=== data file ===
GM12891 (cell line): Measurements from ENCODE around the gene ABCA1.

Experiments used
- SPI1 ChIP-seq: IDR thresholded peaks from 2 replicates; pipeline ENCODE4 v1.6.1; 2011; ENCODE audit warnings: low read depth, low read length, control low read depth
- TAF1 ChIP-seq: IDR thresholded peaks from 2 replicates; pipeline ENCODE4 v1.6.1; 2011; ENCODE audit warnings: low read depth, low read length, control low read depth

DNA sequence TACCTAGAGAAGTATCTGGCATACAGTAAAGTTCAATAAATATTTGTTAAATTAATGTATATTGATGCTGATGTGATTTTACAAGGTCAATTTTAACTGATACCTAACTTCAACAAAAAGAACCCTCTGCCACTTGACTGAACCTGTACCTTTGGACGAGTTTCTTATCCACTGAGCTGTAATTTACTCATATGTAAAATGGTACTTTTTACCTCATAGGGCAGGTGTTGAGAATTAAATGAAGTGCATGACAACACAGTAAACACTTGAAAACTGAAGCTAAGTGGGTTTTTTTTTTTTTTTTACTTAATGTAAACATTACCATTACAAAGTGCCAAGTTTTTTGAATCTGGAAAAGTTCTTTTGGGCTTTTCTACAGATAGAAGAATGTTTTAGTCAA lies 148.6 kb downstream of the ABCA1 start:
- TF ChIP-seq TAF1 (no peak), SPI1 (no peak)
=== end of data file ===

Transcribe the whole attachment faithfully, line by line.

GM12891 (cell line): Measurements from ENCODE around the gene ABCA1.

Experiments used
- SPI1 ChIP-seq: IDR thresholded peaks from 2 replicates; pipeline ENCODE4 v1.6.1; 2011; ENCODE audit warnings: low read depth, low read length, control low read depth
- TAF1 ChIP-seq: IDR thresholded peaks from 2 replicates; pipeline ENCODE4 v1.6.1; 2011; ENCODE audit warnings: low read depth, low read length, control low read depth

DNA sequence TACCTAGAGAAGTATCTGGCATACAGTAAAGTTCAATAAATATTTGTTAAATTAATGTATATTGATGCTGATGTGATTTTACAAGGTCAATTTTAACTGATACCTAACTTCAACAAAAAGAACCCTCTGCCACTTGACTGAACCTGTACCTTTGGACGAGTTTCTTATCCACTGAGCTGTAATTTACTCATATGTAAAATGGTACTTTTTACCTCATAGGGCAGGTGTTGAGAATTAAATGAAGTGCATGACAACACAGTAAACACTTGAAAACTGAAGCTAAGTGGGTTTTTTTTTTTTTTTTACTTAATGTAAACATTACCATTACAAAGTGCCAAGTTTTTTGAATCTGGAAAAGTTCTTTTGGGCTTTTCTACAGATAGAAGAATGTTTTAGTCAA lies 148.6 kb downstream of the ABCA1 start:
- TF ChIP-seq TAF1 (no peak), SPI1 (no peak)